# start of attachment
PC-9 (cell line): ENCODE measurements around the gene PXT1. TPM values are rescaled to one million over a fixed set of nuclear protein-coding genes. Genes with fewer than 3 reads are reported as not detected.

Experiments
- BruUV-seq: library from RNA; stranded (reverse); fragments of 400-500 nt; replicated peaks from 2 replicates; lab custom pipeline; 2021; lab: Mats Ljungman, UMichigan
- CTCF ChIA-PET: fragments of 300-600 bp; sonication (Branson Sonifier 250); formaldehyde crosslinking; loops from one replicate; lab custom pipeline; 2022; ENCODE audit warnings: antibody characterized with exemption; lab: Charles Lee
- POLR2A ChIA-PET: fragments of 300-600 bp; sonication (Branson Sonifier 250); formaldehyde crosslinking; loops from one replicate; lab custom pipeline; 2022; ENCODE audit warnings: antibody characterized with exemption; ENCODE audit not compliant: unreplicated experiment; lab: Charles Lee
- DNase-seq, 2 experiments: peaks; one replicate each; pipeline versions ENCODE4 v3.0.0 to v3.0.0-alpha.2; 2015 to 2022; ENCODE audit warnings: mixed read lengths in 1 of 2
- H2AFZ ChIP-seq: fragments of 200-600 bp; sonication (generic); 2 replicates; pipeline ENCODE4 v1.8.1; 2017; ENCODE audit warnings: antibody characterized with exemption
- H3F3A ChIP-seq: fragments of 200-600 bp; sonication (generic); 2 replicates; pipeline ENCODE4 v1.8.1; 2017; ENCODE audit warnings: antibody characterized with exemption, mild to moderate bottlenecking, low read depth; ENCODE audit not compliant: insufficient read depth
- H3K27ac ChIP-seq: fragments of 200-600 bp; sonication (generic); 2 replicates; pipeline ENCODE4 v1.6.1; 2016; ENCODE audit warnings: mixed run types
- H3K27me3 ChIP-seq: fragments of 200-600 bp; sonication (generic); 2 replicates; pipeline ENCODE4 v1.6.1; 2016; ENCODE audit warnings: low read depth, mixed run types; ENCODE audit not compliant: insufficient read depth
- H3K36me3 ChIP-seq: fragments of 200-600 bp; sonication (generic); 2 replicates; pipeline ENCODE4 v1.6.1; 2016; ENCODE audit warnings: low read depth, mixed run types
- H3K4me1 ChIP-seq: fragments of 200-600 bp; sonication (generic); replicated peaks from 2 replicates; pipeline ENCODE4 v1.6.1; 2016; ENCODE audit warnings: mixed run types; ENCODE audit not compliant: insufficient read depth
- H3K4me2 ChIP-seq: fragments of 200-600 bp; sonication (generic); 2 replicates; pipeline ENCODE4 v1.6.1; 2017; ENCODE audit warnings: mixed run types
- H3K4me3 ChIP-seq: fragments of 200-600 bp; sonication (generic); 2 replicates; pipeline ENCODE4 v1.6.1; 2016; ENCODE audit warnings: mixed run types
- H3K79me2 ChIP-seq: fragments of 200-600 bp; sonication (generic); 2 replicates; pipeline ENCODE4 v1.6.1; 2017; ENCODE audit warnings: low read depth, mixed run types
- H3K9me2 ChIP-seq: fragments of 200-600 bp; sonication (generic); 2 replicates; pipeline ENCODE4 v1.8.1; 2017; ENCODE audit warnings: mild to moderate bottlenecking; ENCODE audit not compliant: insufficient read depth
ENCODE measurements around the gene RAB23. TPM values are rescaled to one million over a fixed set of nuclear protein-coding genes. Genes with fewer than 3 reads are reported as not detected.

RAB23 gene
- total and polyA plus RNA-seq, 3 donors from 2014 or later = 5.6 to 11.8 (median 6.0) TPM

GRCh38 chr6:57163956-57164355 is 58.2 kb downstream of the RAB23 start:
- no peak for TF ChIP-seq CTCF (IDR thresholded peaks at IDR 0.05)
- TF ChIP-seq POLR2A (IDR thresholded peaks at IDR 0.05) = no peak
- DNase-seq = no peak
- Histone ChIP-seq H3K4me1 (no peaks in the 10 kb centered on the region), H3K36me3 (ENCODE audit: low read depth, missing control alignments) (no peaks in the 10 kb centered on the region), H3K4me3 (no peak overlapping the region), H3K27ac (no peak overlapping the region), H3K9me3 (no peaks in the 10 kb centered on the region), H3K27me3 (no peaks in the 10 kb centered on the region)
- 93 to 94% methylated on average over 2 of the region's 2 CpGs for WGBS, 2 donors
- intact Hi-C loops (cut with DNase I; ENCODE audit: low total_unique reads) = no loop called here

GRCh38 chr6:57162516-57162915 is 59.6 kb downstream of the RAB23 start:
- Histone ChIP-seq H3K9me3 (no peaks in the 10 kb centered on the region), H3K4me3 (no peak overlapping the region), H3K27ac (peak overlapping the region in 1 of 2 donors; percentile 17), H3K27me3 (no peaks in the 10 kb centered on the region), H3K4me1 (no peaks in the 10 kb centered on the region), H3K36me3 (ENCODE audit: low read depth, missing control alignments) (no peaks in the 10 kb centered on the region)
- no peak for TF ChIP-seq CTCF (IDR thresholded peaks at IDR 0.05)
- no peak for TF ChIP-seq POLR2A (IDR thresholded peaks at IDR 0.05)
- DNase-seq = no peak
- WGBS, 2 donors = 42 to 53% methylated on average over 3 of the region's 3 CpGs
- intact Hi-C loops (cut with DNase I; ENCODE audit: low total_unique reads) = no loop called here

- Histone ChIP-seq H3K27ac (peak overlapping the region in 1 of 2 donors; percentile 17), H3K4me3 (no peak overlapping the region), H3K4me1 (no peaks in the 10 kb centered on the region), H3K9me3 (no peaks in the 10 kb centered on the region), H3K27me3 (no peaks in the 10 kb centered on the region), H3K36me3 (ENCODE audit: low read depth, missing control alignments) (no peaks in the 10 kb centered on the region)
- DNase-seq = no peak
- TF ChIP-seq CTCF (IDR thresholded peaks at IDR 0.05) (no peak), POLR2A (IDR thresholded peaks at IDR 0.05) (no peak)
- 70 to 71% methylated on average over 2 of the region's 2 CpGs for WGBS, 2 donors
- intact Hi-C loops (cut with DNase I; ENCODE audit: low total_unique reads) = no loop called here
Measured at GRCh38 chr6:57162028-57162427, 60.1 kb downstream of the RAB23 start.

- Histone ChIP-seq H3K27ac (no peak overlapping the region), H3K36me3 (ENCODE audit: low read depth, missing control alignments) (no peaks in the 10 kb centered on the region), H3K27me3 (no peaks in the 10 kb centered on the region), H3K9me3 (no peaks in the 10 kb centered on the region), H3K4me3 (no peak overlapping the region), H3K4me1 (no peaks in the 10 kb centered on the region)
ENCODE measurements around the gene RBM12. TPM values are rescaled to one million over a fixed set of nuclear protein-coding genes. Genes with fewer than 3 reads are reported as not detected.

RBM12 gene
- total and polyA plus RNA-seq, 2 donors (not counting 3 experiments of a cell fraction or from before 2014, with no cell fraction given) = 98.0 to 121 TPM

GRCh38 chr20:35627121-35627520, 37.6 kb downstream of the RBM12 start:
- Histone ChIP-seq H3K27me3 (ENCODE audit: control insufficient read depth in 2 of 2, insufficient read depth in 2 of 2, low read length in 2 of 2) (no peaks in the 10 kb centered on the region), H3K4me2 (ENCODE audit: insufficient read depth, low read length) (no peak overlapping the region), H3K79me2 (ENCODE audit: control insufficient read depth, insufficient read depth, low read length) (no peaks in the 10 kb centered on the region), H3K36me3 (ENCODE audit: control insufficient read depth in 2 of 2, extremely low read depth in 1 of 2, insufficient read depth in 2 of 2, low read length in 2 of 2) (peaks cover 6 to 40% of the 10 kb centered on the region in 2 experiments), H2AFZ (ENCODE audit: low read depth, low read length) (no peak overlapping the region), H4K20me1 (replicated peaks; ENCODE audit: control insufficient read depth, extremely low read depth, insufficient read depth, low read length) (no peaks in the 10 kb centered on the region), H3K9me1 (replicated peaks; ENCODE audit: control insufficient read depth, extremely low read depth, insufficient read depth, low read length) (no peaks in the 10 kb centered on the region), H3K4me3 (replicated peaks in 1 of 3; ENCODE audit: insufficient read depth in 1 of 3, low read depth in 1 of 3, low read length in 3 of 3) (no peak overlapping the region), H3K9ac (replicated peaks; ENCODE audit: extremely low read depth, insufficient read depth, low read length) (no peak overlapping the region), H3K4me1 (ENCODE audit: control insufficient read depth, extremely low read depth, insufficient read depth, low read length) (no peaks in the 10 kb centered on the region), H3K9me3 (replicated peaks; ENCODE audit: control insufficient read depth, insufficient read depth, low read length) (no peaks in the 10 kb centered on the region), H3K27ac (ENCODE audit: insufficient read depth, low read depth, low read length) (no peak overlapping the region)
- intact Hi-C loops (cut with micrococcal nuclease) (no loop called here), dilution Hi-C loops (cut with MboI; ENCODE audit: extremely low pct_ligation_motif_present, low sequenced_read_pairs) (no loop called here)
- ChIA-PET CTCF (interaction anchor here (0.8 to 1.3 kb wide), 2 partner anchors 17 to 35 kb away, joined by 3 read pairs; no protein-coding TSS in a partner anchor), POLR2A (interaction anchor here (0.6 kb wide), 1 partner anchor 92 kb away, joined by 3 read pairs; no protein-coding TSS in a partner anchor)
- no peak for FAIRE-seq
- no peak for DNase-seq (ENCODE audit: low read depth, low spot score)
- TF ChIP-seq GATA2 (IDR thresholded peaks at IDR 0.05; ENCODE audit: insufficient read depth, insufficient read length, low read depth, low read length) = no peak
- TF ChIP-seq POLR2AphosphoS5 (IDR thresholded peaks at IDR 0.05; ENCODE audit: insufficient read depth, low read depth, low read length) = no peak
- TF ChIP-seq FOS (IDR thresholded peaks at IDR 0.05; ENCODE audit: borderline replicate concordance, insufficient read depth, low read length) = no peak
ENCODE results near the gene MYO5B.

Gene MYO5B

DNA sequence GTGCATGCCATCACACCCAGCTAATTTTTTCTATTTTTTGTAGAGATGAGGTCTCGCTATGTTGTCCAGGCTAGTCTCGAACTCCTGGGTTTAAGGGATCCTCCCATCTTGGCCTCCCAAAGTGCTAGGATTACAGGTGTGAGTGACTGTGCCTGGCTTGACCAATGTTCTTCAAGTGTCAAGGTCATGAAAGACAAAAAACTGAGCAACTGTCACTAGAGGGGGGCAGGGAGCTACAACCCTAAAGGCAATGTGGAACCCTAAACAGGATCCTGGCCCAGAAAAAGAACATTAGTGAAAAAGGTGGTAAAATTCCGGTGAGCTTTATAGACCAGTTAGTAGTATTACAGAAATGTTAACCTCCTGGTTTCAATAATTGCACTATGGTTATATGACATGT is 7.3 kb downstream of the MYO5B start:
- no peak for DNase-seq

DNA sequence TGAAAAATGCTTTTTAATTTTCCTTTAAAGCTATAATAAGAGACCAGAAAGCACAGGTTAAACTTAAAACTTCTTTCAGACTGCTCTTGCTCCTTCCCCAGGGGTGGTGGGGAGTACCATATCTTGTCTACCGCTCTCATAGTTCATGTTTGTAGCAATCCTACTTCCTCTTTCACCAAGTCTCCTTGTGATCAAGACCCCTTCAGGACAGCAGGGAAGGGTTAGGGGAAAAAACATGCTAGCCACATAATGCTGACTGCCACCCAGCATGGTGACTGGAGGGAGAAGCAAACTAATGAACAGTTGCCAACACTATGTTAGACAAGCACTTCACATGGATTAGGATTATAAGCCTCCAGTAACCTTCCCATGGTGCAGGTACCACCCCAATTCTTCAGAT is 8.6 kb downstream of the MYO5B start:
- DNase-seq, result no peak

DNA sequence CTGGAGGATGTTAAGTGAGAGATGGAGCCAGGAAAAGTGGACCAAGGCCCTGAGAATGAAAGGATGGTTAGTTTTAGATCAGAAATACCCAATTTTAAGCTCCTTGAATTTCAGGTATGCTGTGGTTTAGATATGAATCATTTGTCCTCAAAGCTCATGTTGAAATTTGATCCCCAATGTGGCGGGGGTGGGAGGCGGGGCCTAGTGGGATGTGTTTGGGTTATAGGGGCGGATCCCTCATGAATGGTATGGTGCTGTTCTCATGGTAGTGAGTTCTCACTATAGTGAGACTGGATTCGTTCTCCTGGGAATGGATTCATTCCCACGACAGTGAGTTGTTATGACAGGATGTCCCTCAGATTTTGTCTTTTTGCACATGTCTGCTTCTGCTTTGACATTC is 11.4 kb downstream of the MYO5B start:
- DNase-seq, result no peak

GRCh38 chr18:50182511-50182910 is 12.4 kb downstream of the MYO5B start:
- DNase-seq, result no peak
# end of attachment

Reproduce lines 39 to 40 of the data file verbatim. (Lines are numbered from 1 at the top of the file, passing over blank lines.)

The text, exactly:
Measured at GRCh38 chr6:57162028-57162427, 60.1 kb downstream of the RAB23 start.

- Histone ChIP-seq H3K27ac (no peak overlapping the region), H3K36me3 (ENCODE audit: low read depth, missing control alignments) (no peaks in the 10 kb centered on the region), H3K27me3 (no peaks in the 10 kb centered on the region), H3K9me3 (no peaks in the 10 kb centered on the region), H3K4me3 (no peak overlapping the region), H3K4me1 (no peaks in the 10 kb centered on the region)